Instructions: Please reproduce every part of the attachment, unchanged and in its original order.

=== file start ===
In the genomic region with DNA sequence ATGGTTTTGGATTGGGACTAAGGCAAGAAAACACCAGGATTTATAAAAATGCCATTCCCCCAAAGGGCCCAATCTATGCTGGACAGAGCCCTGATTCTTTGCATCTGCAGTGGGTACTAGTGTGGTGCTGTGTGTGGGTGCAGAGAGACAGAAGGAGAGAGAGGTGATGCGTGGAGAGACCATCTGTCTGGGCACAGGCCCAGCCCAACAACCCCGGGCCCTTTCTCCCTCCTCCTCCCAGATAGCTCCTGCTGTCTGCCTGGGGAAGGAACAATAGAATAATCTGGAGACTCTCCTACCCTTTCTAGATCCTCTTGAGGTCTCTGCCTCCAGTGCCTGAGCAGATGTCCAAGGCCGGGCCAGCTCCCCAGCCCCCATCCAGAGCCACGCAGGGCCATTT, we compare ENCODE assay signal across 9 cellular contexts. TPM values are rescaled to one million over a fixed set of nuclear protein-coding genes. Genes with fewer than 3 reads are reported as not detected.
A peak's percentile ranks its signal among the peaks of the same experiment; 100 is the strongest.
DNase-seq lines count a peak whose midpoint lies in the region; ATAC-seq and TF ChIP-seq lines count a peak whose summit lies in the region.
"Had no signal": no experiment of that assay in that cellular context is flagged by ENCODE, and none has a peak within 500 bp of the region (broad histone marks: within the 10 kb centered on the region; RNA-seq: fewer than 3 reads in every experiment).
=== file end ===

In the genomic region with DNA sequence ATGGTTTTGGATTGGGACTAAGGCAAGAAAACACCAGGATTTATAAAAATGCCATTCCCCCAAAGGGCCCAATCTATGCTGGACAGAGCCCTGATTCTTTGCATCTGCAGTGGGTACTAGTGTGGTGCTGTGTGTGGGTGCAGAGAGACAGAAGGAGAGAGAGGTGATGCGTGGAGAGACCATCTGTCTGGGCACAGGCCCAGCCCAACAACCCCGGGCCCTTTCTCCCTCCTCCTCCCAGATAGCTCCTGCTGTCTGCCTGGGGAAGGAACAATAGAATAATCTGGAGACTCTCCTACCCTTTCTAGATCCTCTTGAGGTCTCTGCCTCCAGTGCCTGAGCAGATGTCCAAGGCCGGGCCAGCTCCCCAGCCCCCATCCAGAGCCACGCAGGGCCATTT, we compare ENCODE assay signal across 9 cellular contexts. TPM values are rescaled to one million over a fixed set of nuclear protein-coding genes. Genes with fewer than 3 reads are reported as not detected.
A peak's percentile ranks its signal among the peaks of the same experiment; 100 is the strongest.
DNase-seq lines count a peak whose midpoint lies in the region; ATAC-seq and TF ChIP-seq lines count a peak whose summit lies in the region.
"Had no signal": no experiment of that assay in that cellular context is flagged by ENCODE, and none has a peak within 500 bp of the region (broad histone marks: within the 10 kb centered on the region; RNA-seq: fewer than 3 reads in every experiment).